Analyzing the AARP Article on OTCs

A little more than a year ago, over-the-counter hearing aids officially arrived in the U.S. consumer market, creating concern among hearing professionals and confusion among consumers.

The original legislation that made OTCs a reality had good intentions—to make hearing aids more accessible and affordable, but the jury is still out on where things stand in that regard. In this blog, we take a look at a recent article from an AARP bulletin assessing the status of OTCs, and offer our own take on OTCs and where things stand to date.

  1. OTCs are supposed to help the millions of Americans with mild to moderate hearing loss. That’s true.
    However, individuals with more severe hearing loss still need prescription hearing aids, and no matter what your hearing loss, it’s important to have a comprehensive hearing evaluation to determine which type of hearing aid would best meet your needs. That’s something that all professional organizations agree on.
  2. Since the launch of OTCs, it’s been confusing for consumers. That’s true, too.
    OTC hearing aids are advertised at prices as low as $49 and as high as $1,600 a pair. In some markets, options aren’t easy to find, and in stores such as big box chains, it’s hard to find anyone who can guide you to the best product for your hearing loss. The fact is, most employees in these stores have no training in diagnosing hearing loss or fitting hearing aids of any kind. All this has led to confusion for consumers. According to the AARP article, in a March 2023 Northwestern University study of 1,037 midlife and older adults, 84 percent said they would rather buy hearing aids from a hearing professional.
  3. OTCs can be as good as prescription hearing aids. That’s questionable.
    The article cites a study in which researchers tracked 68 older adults with mild to moderate hearing loss who got their first prescription or OTC hearing aids. After six weeks, both groups had nearly identical scores for ease of communicating with others and ability to hear speech in background noise. Though that sounds like a promising result, with only 68 adults participating, the size of the study group is too small to draw any significant conclusions. Stay tuned for larger studies.
  4. The do-it-yourself aspect of OTCs, which utilizes a hearing test you take through the new hearing aids connected to a smartphone app, can produce results as good as prescription hearing aids. Maybe.
    That may be the case for individuals who have a straightforward mild-to-moderate hearing loss. But the danger is that some individuals with more complex hearing needs may think they can get by with OTC hearing aids, when what they really need are prescription hearing aids that can be programmed and customized for their unique hearing loss by an audiologist. Many consumers also benefit from the guidance a doctoral-level audiologist can provide regarding the type of hearing aid they would be most comfortable with—behind-the-ear or in-the-ear. While there are many other styles of hearing aids, these are the most popular. And while many people think they would like an in-the-ear model for cosmetic reasons, they often prefer the behind-the-ear model for comfort. An audiologist can help guide this selection process.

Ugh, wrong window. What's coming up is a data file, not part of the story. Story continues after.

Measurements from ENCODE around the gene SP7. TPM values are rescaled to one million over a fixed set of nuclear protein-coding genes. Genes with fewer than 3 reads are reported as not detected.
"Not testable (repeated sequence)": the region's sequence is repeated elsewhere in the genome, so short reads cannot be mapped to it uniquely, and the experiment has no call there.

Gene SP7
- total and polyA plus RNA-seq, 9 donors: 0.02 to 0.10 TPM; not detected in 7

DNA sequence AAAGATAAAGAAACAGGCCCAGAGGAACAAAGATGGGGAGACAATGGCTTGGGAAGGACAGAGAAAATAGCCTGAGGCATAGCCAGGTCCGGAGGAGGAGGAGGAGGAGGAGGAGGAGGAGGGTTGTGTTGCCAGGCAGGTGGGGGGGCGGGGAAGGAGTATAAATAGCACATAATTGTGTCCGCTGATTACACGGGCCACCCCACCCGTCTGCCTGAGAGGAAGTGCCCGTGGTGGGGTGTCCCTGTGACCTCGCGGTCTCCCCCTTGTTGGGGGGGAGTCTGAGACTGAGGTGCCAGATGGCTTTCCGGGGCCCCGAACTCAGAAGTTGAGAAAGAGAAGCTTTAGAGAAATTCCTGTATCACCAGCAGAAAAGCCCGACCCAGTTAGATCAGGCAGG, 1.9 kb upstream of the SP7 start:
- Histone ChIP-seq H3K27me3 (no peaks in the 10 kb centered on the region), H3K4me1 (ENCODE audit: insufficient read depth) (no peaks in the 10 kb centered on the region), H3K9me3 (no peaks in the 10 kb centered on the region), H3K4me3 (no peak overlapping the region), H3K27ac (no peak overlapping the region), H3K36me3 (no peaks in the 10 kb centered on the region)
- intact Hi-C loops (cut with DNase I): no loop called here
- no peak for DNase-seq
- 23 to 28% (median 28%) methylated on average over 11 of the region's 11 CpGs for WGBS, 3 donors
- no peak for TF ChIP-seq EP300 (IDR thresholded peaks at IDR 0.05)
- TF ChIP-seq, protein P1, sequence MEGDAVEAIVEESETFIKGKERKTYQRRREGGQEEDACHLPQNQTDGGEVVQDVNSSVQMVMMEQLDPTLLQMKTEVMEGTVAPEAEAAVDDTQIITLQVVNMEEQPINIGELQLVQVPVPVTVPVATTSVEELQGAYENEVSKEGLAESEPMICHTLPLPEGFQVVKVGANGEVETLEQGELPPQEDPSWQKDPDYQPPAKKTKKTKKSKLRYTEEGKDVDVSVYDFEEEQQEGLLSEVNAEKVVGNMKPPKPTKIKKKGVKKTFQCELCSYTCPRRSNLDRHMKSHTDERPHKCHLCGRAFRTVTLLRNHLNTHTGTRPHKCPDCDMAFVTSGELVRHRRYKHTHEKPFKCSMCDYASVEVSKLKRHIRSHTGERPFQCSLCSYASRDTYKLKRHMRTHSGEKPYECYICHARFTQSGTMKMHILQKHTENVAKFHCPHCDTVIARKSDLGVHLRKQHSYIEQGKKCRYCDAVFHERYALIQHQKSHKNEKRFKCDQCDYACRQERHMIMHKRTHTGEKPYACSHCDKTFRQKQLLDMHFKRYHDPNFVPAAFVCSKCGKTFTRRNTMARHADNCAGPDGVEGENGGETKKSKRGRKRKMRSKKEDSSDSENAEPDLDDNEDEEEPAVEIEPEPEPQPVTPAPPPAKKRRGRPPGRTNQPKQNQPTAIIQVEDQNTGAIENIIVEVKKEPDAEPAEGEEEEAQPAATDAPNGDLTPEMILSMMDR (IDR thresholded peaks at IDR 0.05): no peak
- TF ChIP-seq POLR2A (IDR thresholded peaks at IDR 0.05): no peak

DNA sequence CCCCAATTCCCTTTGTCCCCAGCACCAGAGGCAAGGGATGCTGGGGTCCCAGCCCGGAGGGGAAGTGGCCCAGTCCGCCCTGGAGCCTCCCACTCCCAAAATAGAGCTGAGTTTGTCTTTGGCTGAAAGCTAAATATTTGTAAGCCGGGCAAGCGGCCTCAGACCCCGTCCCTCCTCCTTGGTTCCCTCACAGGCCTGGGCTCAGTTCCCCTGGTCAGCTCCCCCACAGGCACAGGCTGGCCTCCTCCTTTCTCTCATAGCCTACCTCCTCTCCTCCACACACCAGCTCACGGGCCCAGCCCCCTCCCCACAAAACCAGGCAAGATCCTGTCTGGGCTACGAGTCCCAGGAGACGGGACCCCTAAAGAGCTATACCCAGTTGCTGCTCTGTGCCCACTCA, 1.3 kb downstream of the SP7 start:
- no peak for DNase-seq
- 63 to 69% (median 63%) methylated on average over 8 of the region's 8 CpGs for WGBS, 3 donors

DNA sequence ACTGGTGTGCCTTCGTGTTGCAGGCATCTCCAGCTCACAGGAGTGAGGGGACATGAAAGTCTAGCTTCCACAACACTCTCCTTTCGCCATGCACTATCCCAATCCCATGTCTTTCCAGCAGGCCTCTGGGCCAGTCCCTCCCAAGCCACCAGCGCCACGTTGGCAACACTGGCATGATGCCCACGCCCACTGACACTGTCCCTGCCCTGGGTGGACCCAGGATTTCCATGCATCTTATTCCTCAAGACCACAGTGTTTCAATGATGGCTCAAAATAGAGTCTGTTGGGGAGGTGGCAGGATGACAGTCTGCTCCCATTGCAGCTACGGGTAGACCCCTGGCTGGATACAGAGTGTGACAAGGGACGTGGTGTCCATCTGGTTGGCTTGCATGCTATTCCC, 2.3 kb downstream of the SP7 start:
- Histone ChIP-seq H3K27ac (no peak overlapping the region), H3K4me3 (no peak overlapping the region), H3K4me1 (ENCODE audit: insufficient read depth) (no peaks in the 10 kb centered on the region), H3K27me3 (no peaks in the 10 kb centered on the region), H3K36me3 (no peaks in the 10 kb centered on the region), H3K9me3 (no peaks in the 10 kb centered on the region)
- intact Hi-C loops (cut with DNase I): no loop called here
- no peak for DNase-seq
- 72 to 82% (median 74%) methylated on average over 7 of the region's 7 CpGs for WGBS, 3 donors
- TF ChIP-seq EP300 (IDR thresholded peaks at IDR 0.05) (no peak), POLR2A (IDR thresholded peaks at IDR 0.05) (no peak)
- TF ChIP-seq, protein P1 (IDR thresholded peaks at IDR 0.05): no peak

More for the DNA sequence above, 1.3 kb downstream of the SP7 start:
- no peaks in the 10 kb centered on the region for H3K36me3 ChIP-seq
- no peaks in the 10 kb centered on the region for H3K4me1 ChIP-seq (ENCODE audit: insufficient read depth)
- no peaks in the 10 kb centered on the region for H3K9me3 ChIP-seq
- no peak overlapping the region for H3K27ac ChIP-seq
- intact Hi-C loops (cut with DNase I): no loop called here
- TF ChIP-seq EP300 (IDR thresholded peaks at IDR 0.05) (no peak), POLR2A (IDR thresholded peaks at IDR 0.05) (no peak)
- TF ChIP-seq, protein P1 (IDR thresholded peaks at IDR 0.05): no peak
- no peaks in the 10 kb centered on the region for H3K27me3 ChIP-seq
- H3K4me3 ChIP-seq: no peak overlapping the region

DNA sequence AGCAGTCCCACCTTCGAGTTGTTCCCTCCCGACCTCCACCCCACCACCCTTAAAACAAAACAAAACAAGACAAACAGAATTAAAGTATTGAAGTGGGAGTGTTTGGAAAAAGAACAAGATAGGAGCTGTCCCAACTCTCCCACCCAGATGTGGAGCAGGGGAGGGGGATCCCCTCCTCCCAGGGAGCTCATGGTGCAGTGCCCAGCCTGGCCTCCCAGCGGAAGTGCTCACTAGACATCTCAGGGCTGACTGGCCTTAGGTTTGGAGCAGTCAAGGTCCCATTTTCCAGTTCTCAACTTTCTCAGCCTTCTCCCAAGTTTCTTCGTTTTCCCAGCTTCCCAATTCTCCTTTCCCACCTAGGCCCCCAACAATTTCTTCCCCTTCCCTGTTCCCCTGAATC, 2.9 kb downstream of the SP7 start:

5. Pricing for OTCs has initially been much higher than originally anticipated. That’s true.
    Low-tech OTC models may sell for as little as $99, but high-tech models can sell for almost $3,000 a pair. Keep in mind that prescription hearing aids, which can be programmed and customized for the individual’s unique hearing loss, start at $1,500 a pair and top out at a little more than $5,000 a pair. When comparing a pair of higher-end OTCs, be sure to consider prescription hearing aids, too. You may be able to get a pair of prescription hearing aids that better meet your needs by paying the same or slightly more than higher-end OTCs. Plus, if you have an insurance benefit for hearing aids, prescription hearing aids may qualify, and the cost often includes a warranty and the audiologist’s services.
  6. Finding OTC hearing aids should get easier. True.
    OTCs are available at many big-box stores, but remember, buying hearing aids isn’t like buying a box of cereal. They often cost more than the consumer expected, and OTCs require the consumer to be able to set their hearing aids up using an app. If an individual is uncomfortable with that level of technology, they might not be the best option. OTC hearing aids also can be purchased online, and again, require the consumer to set them up. Because of this, be sure to ask about support, the return policy and warranty.

Remember, a hearing evaluation isn’t required in order to purchase OTC hearing aids, but without one, how do you know if you actually have a hearing loss or how severe it is? All professional organizations, including the Academy of Doctors of Audiology and the American Speech-Language-Hearing Association, recommend a hearing evaluation before purchasing any kind of hearing aids, OTCs or prescription.

If testing indicates your hearing loss is in the mild-to-moderate range, you can consider OTC hearing aids. But if your test indicates you have a more severe hearing loss, you’ll need to purchase the more sophisticated technology only available in prescription hearing aids.

To learn more, schedule an appointment with a doctoral-level audiologist.

Resource: Can You Hear Me Now? AARP Bulletin, July/August 2023.